At a meeting of the Town Board on Thursday, June 16, Frank Rittie, Jr. said he’d had a change of heart about some aspects of the animal husbandry law. Last fall, Rittie said that the law would “diminish my ability to be self-sufficient” because it would prohibit him from buying large quantities of chickens.
“If I cannot have a rooster, I cannot raise chickens,” Rittie said at the time. “It’s a minimum of six chickens that you can buy as chicks, and they’re not guaranteed to be hens. So what do I do with all these roosters that are coming? I’m not a genie, I can’t make them just disappear.”
With the town board considering bringing the proposed law back for review, Rittie said he might be more open to it this time around.
“I would probably support a law that would say ‘OK, you’ve got to keep your chickens in a pen,’” he said. “After I came [last fall] and this law got beaten, I did put the chickens in the pen because that’s what a neighbor would do.”
At the same meeting, Norah Lomasney challenged councilmen to reconsider the proposed law.
“It’s a public health issue now,” she said. “People need to be aware, if you have chickens living next to you and they go to the bathroom in your yard, you can’t just have your kids out in your yard chasing the chickens away. There’s a chance your child can contract a serious infection.”
Quigley said he would have no issue bringing the proposed law back for review, but asked the Lomasneys whether they would be willing to back the will of the people regardless of the outcome.
“If this town board puts this piece of legislation back on the agenda and goes through the process, will you abide by the majority of people that show up in this room either for or against supporting that law to be passed in this town?” said Quigley. “We live in a democracy where democracy rules. If they bring out 50 people and you bring out 100 people, the board is going to listen to 100 people.”
David Lomasney said a report from the Ulster County Health Department noted strong smells emanating from the chickens’ coop, but Quigley maintained that there were no references to violations of any public health standards in the single-page report.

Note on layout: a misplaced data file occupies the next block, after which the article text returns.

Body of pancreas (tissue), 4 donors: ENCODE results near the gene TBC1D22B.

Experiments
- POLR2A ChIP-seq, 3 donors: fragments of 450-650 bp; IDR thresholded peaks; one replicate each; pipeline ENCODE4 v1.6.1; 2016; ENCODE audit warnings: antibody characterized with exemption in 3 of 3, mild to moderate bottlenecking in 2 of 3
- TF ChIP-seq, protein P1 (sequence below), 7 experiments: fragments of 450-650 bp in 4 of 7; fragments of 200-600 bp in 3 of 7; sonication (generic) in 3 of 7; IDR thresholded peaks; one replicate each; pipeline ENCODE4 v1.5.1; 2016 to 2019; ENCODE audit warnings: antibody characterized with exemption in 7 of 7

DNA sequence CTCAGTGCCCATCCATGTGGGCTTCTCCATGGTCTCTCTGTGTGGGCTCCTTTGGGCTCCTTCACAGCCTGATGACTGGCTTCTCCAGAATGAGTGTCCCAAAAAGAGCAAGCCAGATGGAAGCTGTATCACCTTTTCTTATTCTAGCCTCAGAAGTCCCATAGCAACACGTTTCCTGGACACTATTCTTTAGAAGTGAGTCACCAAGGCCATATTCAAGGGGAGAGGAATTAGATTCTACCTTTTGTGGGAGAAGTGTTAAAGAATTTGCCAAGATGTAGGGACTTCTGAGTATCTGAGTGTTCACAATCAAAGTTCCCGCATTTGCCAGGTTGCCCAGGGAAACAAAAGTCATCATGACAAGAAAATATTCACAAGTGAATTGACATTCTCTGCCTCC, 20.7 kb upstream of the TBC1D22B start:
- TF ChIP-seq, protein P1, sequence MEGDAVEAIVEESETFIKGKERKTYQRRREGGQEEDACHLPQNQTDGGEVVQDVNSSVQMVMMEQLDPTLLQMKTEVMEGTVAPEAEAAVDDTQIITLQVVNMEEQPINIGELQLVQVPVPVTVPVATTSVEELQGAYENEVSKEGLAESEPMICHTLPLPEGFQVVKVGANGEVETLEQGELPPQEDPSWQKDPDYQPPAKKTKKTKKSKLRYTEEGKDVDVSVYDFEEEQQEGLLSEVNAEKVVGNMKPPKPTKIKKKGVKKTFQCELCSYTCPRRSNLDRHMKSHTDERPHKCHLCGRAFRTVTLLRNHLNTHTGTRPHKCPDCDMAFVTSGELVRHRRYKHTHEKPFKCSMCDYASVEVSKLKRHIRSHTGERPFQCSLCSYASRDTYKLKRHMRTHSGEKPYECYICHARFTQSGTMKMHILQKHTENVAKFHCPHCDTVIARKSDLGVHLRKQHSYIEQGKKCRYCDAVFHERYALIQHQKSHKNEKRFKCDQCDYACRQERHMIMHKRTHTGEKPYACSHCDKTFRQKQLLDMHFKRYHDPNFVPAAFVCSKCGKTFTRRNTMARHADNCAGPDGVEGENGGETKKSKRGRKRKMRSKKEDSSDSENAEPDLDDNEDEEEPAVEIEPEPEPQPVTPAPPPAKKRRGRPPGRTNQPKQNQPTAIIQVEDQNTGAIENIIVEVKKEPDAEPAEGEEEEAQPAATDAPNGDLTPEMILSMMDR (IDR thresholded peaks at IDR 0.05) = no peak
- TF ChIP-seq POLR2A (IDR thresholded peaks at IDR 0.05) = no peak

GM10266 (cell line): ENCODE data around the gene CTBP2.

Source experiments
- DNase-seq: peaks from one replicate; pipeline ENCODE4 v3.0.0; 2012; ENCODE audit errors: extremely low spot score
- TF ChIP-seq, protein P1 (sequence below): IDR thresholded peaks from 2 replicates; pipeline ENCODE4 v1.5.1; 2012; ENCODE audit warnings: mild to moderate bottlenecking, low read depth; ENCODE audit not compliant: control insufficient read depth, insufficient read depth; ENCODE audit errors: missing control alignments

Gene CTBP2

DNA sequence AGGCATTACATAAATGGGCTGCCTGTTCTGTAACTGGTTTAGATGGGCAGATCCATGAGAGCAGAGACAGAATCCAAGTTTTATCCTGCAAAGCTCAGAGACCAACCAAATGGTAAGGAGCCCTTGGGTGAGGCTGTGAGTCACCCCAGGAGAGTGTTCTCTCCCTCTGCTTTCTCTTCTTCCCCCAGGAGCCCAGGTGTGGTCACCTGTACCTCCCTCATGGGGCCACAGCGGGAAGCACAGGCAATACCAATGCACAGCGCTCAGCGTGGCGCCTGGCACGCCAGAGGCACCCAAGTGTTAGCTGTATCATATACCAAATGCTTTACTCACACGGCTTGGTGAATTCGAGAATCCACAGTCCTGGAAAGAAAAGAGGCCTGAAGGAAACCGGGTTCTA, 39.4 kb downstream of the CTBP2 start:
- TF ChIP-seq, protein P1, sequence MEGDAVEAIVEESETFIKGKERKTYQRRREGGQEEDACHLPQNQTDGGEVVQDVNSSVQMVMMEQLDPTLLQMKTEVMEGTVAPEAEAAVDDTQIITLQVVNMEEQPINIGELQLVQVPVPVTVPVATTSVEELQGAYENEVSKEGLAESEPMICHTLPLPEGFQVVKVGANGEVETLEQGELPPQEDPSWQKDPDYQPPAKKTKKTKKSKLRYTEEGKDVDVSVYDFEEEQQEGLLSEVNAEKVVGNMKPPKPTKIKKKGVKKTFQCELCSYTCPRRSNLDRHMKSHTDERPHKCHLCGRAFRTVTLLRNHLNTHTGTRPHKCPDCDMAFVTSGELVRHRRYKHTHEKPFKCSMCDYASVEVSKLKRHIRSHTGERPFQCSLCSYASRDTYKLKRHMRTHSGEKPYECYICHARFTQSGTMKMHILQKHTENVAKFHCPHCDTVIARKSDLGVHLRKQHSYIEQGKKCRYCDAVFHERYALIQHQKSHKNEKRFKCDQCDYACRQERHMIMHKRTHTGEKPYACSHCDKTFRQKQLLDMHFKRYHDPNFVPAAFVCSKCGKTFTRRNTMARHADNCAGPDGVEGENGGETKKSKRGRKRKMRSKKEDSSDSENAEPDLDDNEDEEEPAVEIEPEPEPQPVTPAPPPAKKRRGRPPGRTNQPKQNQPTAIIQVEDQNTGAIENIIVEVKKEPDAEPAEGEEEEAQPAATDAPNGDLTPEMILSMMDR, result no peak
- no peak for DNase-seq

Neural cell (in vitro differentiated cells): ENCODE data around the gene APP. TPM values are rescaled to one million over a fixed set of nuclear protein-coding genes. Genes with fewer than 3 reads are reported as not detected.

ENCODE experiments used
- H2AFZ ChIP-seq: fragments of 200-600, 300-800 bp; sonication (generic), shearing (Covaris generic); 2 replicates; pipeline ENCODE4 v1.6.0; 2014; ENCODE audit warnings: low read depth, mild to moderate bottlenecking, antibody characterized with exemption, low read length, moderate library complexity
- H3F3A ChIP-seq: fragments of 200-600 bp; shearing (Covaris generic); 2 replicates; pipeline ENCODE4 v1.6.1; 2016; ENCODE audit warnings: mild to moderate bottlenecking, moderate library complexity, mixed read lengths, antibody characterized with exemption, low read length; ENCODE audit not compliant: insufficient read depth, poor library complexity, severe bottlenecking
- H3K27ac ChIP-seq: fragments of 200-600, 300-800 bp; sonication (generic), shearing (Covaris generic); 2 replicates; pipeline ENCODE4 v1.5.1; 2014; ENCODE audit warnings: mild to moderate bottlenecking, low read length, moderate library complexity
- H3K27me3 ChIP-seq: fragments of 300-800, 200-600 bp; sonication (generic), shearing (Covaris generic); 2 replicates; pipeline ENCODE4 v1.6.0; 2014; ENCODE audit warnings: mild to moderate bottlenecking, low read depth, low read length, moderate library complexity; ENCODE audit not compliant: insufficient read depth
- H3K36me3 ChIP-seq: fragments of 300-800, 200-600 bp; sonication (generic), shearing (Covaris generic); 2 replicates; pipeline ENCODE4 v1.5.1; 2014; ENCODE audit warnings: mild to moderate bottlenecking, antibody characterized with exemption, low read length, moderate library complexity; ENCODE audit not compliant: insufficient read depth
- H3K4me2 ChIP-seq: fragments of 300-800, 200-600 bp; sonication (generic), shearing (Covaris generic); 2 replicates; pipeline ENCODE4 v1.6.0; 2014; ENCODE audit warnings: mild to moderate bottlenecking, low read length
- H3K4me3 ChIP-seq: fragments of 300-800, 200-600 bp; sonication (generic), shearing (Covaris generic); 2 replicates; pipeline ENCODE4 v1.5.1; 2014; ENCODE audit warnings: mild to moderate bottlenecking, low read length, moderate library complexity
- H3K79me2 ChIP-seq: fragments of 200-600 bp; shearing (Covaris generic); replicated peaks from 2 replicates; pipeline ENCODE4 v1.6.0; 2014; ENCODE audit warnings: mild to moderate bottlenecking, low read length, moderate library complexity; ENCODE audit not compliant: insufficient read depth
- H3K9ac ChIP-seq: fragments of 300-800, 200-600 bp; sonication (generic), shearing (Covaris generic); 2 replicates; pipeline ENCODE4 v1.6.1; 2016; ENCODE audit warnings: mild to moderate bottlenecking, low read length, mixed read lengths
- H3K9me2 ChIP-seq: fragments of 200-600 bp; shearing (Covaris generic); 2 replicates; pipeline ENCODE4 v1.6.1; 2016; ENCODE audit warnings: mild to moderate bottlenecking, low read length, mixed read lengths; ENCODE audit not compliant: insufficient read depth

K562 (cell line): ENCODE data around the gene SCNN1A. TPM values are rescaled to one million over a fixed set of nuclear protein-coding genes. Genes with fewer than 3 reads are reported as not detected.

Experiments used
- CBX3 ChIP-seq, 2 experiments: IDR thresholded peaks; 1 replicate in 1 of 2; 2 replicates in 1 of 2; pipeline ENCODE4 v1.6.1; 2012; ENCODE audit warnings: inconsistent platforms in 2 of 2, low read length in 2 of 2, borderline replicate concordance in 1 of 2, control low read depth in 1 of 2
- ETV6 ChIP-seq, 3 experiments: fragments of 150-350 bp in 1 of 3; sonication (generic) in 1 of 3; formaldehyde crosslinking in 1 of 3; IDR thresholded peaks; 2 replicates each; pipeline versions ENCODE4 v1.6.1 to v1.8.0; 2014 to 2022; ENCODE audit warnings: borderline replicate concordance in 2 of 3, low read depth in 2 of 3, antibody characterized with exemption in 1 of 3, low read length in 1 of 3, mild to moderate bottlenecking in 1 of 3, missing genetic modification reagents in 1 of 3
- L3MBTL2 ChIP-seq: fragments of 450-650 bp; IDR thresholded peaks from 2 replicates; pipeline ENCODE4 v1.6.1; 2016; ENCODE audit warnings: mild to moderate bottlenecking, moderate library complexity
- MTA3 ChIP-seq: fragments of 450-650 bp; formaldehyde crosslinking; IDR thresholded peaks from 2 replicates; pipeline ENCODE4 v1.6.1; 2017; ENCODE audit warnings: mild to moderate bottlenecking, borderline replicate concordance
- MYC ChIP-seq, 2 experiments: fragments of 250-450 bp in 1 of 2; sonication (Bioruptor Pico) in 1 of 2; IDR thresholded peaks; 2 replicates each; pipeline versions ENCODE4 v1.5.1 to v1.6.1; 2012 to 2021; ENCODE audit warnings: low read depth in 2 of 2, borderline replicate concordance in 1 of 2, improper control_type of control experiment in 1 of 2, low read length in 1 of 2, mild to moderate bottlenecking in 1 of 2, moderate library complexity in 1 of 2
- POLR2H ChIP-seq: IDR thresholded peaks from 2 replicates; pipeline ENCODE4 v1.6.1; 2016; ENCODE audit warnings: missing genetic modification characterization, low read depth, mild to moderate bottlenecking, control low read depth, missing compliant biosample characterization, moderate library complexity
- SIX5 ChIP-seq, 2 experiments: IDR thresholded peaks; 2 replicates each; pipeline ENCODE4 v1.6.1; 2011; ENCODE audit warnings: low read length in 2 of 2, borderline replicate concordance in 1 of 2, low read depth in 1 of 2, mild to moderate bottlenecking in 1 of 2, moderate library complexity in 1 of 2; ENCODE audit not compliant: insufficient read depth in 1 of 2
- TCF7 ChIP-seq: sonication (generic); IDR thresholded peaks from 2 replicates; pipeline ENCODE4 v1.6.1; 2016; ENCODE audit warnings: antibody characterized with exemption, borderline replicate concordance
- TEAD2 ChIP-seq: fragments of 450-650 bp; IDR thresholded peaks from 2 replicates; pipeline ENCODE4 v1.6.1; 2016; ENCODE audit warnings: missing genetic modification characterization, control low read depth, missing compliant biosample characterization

The report, prepared by James Rodden of the Ulster County Health Department, noted that mycobacterium avium interstitial “is an infection caused by exposure to bird feces.” The report also indicates three follow-up visits after the initial visit on Friday, May 20, during which no droppings were observed. The report also states that the chickens were not observed outside their pens on follow-up visits on May 23, June 3 and June 8.
Cluck cluck bang bang?
But David Lomasney said he has further concerns that the board might not give the proposed law fair consideration, referring to a visit by Morrow.
“There’s a lot of conflicting interest on the board,” Lomasney said. “John Morrow told me to me face in front of my wife and my children, ‘Why don’t you kill the chickens if they come on your property?’ You can’t discharge a firearm within town limits like that. He goes, ‘You have a pellet gun or a bow and arrow.’ This is a councilman of the Ulster board. That’s nonsense. That’s Wild West [expletive].”
This week, Morrow disputed Lomasney’s account of the conversation. “I didn’t advise him to do that, first of all; nor would I,” Morrow said. “I said he legally could, because once they come into his yard it’s no different than a wild bird. And as long as it wasn’t an illegal firearm it wouldn’t be a violation of law. He stretched the truth on many occasions, that being one of them.”
Morrow said he believed David Lomasney and Hixson had settled their differences, noting that he believed the tone changed when Norah Lomasney joined the conversation.
“His wife was like, ‘No [expletive] way,’ excuse the expression,” Morrow said. “’I’m not accepting the deal you made with my husband.’ All of a sudden the whole deal changed. You can’t make a deal and go back on it, you know?”
David Lomasney said the best chance of something similar not happening again, on his property or another, is to pass an animal husbandry law.
“Once there’s a law in place there’s a responsibility in place,” he said. “Right now there’s no responsibility, so nobody has to own [up to] anything. No matter what your chicken does, any damages they create, it’s nobody’s fault.”